After the Federal Bureau of Investigation was able to crack Farook's iPhone, other authorities used third-party services like Grayshift - which was founded by a former Apple engineer - and Cellebrite to open locked iPhones.
The move by Apple, the latest in an ongoing clash with law enforcement, comes amid reports of growing use of a tool known as GrayKey which can enable police to bypass iPhone security features.
Security researchers estimate that the changes to the iPhone's operating system code could cut access to devices by as much as 90%.
Apple has butted heads with law enforcement about unlocking iPhones before.
"We're constantly strengthening the security protections in every Apple product to help customers defend against hackers, identity thieves and intrusions into their personal data", Apple spokesman, Fred Sainz, said in an email quoted by the New York Times.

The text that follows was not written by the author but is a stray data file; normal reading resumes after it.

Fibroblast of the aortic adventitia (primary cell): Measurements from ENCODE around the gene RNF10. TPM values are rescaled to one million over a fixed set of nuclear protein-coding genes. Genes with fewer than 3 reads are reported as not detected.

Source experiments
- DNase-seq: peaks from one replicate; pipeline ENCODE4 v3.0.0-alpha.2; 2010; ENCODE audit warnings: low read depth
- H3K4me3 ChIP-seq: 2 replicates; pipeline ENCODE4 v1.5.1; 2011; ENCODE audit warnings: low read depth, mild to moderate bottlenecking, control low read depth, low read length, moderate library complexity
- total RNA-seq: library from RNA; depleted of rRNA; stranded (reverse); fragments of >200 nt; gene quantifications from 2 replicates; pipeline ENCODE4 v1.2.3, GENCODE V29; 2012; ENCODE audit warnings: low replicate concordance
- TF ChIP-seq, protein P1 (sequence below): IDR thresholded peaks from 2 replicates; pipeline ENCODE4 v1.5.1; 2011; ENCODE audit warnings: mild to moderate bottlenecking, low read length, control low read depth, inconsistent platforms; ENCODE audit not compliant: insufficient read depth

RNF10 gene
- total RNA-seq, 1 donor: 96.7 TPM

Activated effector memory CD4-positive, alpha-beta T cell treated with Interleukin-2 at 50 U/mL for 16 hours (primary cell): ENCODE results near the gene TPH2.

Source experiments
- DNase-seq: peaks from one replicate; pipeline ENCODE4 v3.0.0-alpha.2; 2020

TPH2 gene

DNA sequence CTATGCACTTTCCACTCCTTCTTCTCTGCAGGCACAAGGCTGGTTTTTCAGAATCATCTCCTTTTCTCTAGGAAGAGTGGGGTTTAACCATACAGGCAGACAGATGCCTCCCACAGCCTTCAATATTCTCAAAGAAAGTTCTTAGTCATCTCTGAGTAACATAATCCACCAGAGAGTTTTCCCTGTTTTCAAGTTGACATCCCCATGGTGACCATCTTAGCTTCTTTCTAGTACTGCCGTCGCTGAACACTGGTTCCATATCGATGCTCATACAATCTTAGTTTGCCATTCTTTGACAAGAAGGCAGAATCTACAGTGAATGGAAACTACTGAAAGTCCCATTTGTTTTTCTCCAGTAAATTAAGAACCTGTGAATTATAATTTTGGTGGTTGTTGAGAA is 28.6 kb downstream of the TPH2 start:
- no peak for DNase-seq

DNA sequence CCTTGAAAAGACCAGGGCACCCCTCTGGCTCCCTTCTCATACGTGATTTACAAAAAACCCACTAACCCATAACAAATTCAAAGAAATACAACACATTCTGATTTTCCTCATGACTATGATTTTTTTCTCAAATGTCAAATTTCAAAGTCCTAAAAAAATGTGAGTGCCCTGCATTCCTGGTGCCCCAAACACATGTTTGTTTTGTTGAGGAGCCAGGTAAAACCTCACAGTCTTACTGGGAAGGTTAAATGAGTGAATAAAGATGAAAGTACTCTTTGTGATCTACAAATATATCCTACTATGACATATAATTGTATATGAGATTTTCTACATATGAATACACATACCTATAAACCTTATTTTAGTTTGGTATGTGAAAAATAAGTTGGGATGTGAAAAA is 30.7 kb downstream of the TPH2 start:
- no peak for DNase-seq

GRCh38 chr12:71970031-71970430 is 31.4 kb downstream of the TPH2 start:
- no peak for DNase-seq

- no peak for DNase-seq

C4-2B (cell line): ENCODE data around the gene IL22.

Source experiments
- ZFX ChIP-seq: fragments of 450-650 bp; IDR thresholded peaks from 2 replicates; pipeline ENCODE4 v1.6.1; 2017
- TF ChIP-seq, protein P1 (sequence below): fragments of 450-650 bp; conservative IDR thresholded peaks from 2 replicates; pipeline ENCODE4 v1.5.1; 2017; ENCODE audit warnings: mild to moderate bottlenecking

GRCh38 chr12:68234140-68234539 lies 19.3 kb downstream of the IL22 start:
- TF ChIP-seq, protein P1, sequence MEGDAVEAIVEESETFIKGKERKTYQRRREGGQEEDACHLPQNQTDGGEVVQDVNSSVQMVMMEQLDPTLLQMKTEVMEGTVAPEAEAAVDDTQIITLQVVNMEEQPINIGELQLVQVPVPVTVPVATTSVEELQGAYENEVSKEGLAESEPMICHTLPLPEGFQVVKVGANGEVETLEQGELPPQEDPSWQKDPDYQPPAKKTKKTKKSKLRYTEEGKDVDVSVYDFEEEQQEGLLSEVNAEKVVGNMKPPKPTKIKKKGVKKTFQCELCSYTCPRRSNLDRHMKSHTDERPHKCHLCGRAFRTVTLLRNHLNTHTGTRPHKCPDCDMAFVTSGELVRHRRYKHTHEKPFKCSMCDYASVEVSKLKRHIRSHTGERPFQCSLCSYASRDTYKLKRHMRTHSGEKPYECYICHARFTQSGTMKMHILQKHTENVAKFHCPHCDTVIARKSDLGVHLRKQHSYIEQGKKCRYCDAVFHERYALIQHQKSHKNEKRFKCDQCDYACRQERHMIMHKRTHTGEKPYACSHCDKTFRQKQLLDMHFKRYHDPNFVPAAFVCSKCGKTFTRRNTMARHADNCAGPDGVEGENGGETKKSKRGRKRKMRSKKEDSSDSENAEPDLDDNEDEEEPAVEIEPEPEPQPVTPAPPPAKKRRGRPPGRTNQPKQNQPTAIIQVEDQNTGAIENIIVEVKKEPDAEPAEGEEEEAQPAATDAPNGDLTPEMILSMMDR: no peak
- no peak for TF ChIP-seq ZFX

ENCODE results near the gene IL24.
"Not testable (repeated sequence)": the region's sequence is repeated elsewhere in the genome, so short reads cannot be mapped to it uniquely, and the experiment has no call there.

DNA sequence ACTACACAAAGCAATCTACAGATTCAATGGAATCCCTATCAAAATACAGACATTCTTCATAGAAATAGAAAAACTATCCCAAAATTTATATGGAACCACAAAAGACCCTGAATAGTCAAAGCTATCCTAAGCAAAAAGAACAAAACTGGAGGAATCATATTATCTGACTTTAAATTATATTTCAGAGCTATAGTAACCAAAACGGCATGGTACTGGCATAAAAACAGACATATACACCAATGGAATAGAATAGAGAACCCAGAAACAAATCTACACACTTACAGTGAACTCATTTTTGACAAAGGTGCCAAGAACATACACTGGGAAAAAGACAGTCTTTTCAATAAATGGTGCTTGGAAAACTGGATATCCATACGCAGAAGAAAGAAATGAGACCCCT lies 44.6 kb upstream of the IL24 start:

On Wednesday, Apple said it was aware of the vulnerability and made a decision to patch it.
An Apple Store staff shows Apple's new iPhones X after they go on sale at the Apple Store in Regents Street, London, Britain, November 3, 2017.
"Apple is redesigning chargers and related interface for its next-generation iPhone and iPad devices, and will likely have its 2019 series of iPhones come with USB Type-C support". Law enforcement officials said they generally send iPhones to Cellebrite to unlock, with each phone costing several thousand dollars to open.
With the changes, police or hackers will typically have an hour or less to get a phone to a cracking machine.
A legal standoff followed the 2015 San Bernardino shooting, sparking a debate about whether Apple should install backdoors for forensics teams to access data on iPhone quickly -in this case, specifically on the iPhone of the shooter, who killed 14 people in the attack.
The FBI didn't immediately respond to a request for comment.